LONDON – When it was over, when she was assured of being this year's Wimbledon runner-up and not this year's Wimbledon champion, Garbine Muguruza shed some tears.
It wasn't just because she lost to Serena Williams, though. It was because the crowd at Centre Court absolutely loved her.
"I couldn't stop crying," said Muguruza, who even got Williams to get out of her chair and join in the rousing ovation. "So many people are clapping. ... I make all these people feel this in a tennis court?
"I felt special."
Muguruza was playing in her first Grand Slam final on Saturday, but she was up against one of the greatest players of all time. And although the stage was about as big as it gets in the tennis world, the 21-year-old Spaniard came out strong, breaking Williams in the opening game of the match.
It didn't last, but against Williams it rarely does.
"With Serena, if you lose two points, you lose the match," Muguruza said after the 6-4, 6-4 loss, perhaps only exaggerating a little bit. "I think I fight all I can fight."
Muguruza had never before even played in a Grand Slam semifinal before this week. Her best previous performances came by reaching the quarterfinals at the last two French Opens, including a 6-2, 6-2 win over Williams in the second round of last year's tournament at Roland Garros.
Williams won their next encounter, at this year's Australian Open, and Muguruza knew it would be even tougher against the now 21-time Grand Slam champion at the All England Club.
"You're thinking, 'She won five times this,'" Muguruza said. "But I just learned that all the people are nervous, even Serena, in a final, because I saw it, and that I have a good level."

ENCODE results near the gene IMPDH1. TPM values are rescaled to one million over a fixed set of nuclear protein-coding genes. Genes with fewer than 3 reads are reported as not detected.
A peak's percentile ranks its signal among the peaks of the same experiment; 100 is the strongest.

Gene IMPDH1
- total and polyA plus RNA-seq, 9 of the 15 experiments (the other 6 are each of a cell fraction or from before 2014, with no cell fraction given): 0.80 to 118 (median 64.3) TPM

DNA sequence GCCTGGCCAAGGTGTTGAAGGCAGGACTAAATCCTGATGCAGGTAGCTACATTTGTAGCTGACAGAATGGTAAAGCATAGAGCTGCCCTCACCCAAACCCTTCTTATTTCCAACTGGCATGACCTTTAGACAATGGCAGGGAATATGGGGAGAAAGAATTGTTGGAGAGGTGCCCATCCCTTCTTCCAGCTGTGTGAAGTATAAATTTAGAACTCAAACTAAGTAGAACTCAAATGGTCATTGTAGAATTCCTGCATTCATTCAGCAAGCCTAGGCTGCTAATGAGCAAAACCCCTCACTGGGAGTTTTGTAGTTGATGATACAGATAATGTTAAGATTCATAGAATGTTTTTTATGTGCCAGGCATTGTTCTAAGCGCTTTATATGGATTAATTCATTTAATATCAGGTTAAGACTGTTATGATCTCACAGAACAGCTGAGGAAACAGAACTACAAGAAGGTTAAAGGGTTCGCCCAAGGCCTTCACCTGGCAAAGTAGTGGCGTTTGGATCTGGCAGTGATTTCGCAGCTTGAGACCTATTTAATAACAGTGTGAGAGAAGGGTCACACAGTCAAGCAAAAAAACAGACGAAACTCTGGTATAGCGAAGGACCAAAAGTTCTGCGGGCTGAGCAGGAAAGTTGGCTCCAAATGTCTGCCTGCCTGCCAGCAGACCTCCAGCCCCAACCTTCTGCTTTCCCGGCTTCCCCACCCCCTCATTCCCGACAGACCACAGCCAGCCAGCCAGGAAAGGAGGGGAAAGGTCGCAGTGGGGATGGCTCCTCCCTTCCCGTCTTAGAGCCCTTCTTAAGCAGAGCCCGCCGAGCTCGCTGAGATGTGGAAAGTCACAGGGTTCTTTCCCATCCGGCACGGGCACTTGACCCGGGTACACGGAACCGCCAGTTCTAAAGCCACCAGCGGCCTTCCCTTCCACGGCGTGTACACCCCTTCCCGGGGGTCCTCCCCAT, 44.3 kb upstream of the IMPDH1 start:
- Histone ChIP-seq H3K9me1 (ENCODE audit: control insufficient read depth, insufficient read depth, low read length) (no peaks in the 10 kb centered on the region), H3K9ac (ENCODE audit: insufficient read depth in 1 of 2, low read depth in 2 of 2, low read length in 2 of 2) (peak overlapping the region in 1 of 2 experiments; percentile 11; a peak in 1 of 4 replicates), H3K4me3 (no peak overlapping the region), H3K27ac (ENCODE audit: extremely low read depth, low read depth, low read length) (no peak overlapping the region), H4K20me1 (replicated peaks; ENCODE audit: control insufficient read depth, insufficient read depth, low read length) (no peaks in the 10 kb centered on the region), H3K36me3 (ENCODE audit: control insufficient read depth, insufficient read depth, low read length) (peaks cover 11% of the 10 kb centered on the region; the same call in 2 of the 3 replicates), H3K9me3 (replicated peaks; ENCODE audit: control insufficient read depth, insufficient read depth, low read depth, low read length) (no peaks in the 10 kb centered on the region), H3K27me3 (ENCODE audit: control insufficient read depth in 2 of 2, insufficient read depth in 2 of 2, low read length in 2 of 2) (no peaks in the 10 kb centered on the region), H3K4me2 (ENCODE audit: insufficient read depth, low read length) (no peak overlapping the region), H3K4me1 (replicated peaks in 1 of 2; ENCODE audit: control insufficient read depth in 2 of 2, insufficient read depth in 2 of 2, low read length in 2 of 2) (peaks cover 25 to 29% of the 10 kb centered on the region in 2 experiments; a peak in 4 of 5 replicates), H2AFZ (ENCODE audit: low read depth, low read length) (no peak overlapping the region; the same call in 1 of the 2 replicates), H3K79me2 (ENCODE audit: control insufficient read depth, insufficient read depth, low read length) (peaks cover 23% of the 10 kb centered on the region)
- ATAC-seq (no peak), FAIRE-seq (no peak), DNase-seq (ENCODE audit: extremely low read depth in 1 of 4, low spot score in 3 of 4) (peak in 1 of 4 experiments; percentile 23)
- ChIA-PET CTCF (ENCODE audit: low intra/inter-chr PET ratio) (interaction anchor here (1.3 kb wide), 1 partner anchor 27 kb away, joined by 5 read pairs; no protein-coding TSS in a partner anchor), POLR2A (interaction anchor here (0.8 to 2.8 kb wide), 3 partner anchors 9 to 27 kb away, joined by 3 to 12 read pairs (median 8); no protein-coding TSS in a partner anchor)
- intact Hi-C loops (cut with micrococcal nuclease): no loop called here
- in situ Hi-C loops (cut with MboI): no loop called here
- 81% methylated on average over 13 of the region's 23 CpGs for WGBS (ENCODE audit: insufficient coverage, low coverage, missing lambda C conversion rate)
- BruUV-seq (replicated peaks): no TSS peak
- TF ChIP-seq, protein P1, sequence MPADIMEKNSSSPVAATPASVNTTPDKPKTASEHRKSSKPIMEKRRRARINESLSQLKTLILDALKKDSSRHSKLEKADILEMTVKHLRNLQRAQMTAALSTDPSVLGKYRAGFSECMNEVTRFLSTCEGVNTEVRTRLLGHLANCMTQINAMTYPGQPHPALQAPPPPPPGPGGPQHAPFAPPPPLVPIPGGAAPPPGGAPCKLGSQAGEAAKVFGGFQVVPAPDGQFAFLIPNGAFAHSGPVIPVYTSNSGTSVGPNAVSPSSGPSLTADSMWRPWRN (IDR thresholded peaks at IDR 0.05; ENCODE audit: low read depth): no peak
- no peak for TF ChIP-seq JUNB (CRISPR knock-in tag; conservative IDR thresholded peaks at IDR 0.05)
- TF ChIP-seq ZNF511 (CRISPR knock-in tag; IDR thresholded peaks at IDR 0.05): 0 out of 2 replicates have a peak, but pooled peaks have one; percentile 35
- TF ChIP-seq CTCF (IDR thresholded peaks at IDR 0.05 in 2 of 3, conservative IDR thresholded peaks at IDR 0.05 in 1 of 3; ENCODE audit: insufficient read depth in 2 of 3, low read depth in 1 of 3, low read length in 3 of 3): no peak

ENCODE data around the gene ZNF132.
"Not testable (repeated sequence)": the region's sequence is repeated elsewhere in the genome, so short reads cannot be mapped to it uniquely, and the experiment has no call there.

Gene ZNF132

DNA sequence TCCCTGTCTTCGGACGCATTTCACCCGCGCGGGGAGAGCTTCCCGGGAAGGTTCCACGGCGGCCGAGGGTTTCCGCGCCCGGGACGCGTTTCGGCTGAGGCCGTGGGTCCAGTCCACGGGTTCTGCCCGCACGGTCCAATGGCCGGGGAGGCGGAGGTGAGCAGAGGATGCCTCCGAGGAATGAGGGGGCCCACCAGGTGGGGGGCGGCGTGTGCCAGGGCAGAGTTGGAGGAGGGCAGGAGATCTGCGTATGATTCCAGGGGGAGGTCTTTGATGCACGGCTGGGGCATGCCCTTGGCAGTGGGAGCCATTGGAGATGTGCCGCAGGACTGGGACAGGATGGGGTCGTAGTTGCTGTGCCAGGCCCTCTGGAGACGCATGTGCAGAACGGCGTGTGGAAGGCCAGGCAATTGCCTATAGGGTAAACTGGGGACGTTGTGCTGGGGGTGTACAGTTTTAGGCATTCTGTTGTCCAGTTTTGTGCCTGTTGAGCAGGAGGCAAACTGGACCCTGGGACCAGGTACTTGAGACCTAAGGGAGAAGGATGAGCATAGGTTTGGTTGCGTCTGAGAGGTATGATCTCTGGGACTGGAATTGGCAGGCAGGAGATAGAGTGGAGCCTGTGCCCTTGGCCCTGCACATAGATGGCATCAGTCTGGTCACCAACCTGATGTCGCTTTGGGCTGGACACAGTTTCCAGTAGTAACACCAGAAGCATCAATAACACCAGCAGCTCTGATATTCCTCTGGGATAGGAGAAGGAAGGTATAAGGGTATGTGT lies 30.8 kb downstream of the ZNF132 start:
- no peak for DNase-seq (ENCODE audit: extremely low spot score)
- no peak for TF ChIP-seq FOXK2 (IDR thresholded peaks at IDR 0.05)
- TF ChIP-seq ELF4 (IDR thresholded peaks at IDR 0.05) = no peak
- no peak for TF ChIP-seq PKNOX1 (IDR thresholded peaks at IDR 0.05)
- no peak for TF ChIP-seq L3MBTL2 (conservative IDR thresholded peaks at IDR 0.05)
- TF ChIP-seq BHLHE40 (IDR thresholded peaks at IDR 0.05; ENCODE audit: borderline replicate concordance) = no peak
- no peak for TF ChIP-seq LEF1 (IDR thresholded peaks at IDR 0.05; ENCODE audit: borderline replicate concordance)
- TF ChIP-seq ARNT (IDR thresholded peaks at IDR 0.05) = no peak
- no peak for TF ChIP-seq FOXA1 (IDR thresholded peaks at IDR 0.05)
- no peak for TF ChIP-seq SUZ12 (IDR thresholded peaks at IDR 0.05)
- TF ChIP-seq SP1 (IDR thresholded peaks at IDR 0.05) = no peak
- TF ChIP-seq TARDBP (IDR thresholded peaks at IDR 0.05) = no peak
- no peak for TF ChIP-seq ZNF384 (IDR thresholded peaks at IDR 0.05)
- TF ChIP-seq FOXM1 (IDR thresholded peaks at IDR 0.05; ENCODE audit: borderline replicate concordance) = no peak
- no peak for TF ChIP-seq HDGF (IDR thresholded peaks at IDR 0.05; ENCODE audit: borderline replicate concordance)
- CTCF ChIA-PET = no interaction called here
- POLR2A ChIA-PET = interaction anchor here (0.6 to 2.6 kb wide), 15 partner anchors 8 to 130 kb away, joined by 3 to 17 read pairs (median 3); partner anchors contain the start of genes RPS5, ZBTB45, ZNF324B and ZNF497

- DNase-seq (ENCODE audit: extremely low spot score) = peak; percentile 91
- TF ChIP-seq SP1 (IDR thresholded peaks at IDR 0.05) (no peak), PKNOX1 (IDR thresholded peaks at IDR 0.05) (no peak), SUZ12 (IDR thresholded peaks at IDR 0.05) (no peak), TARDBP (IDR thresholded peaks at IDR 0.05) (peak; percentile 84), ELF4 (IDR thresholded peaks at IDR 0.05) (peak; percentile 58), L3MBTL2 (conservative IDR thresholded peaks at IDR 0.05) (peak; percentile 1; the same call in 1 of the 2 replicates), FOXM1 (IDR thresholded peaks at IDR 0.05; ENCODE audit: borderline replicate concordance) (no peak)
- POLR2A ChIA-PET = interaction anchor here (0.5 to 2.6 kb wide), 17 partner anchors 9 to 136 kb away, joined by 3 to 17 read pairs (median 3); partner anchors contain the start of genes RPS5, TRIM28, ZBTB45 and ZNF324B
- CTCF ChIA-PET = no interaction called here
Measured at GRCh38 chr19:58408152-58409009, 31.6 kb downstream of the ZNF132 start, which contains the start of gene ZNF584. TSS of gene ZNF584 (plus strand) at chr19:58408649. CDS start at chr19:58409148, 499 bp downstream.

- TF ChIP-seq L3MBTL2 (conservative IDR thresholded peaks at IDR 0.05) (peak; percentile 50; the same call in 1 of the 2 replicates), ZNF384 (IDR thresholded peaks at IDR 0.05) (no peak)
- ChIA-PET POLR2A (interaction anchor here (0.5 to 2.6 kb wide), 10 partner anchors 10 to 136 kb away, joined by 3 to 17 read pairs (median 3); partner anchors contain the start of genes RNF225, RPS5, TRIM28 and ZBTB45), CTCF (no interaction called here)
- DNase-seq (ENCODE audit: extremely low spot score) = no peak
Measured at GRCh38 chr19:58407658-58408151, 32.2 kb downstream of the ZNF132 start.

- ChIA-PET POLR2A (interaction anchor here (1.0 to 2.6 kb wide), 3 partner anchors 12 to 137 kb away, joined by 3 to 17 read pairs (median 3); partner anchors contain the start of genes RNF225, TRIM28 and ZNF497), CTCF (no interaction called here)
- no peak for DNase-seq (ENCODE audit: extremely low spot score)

She saw it in herself, and she showed it to the world — and to Williams.
"Don't be sad," Williams said to Muguruza on court after the match. "You'll be holding this trophy very, very soon, believe me."
After losing the first set and going down two breaks in the second, Williams was leading 5-1 and serving for the match — and for her fourth straight major title.
Muguruza broke, and then broke again to get back on serve at 5-4. That's when the 33-year-old Williams again took charge.
"She was playing really good, serving aces, winners. I was like, 'What can I do?'" Muguruza said. "At the end when it was 5-1, I said, 'OK, I have to keep fighting, the match is not over.'"
At 21, actually, her career is really just getting started.
"I'm going to leave here being really motivated," Muguruza said. "This gives me a lot of power to keep practicing and improving, to see what else I can do in my next tournaments."